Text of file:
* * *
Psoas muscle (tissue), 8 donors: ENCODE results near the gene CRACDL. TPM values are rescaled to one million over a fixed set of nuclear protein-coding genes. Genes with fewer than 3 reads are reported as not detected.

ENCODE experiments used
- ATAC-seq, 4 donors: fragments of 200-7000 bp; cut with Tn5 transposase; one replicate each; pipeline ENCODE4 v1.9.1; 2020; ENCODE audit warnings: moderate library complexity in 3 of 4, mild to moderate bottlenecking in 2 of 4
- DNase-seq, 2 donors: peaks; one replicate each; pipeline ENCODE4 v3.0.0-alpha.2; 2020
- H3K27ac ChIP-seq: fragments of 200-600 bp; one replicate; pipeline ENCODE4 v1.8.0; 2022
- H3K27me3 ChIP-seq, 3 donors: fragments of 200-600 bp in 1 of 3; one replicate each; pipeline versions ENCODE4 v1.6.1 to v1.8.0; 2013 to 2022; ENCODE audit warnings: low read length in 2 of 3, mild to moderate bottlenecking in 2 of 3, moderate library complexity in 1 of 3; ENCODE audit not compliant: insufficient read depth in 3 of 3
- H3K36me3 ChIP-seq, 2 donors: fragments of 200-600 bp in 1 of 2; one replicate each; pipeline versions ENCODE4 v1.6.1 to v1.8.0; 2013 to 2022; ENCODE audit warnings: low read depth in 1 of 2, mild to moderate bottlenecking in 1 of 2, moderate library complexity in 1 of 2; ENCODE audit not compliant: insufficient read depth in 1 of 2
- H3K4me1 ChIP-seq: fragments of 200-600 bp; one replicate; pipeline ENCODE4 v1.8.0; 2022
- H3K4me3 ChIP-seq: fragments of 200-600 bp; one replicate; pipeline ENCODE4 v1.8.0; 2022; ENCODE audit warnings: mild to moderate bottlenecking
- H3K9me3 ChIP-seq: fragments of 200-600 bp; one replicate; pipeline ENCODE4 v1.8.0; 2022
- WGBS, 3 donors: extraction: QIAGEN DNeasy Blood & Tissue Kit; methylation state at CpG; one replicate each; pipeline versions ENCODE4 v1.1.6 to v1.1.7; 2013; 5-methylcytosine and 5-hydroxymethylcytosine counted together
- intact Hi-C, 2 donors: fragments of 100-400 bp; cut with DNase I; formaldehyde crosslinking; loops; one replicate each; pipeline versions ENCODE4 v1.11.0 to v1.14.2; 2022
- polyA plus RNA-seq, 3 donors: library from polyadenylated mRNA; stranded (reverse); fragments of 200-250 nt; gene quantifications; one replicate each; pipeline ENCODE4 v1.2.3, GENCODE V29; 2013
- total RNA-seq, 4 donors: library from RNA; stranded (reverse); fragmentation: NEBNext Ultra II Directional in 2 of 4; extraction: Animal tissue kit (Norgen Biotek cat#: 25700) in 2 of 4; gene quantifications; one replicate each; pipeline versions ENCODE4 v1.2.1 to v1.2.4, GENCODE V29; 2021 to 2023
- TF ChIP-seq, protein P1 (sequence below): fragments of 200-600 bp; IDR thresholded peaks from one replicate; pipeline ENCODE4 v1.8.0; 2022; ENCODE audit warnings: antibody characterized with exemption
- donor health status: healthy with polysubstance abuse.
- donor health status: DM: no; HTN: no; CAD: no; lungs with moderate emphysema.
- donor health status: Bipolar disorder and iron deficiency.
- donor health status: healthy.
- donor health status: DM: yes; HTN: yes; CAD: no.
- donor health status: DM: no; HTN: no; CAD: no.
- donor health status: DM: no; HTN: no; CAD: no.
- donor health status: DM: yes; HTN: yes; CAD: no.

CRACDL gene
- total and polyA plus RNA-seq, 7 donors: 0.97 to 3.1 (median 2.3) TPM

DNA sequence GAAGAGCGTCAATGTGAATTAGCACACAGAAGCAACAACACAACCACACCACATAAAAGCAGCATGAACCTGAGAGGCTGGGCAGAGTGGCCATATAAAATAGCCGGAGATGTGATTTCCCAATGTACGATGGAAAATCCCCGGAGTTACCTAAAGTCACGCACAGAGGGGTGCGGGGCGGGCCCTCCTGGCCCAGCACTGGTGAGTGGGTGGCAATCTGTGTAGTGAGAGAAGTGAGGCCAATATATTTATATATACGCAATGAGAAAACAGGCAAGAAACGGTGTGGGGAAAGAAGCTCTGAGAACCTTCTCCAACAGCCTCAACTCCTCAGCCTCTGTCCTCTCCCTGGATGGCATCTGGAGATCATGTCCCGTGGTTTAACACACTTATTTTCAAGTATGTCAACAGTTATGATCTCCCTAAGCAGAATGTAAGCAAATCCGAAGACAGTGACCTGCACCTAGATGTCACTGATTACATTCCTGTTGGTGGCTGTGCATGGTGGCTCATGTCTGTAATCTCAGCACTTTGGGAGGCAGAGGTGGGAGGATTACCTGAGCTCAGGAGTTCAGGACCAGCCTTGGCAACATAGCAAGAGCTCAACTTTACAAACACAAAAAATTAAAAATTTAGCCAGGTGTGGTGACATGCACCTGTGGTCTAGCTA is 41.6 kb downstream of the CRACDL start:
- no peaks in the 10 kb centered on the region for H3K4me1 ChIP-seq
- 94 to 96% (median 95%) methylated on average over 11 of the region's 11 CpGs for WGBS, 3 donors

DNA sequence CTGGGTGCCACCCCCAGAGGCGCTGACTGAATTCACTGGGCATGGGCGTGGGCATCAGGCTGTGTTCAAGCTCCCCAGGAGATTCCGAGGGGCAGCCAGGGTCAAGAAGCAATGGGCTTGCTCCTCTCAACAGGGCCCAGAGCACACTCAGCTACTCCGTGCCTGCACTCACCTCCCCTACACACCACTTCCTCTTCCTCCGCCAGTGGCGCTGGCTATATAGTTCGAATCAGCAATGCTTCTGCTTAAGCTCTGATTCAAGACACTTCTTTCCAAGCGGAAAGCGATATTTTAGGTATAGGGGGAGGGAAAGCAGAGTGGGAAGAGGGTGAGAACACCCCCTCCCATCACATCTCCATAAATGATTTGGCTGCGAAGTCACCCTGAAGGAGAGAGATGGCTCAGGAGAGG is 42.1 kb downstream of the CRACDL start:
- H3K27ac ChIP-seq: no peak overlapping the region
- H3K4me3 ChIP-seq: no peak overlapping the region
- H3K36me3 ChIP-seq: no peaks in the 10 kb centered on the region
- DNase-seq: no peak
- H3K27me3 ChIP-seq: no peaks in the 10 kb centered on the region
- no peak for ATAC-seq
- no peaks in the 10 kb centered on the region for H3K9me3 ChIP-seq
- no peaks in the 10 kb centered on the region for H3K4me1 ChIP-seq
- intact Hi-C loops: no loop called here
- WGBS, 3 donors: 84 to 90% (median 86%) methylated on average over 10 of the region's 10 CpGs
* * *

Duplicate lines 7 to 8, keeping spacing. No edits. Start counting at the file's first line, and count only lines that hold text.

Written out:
- H3K36me3 ChIP-seq, 2 donors: fragments of 200-600 bp in 1 of 2; one replicate each; pipeline versions ENCODE4 v1.6.1 to v1.8.0; 2013 to 2022; ENCODE audit warnings: low read depth in 1 of 2, mild to moderate bottlenecking in 1 of 2, moderate library complexity in 1 of 2; ENCODE audit not compliant: insufficient read depth in 1 of 2
- H3K4me1 ChIP-seq: fragments of 200-600 bp; one replicate; pipeline ENCODE4 v1.8.0; 2022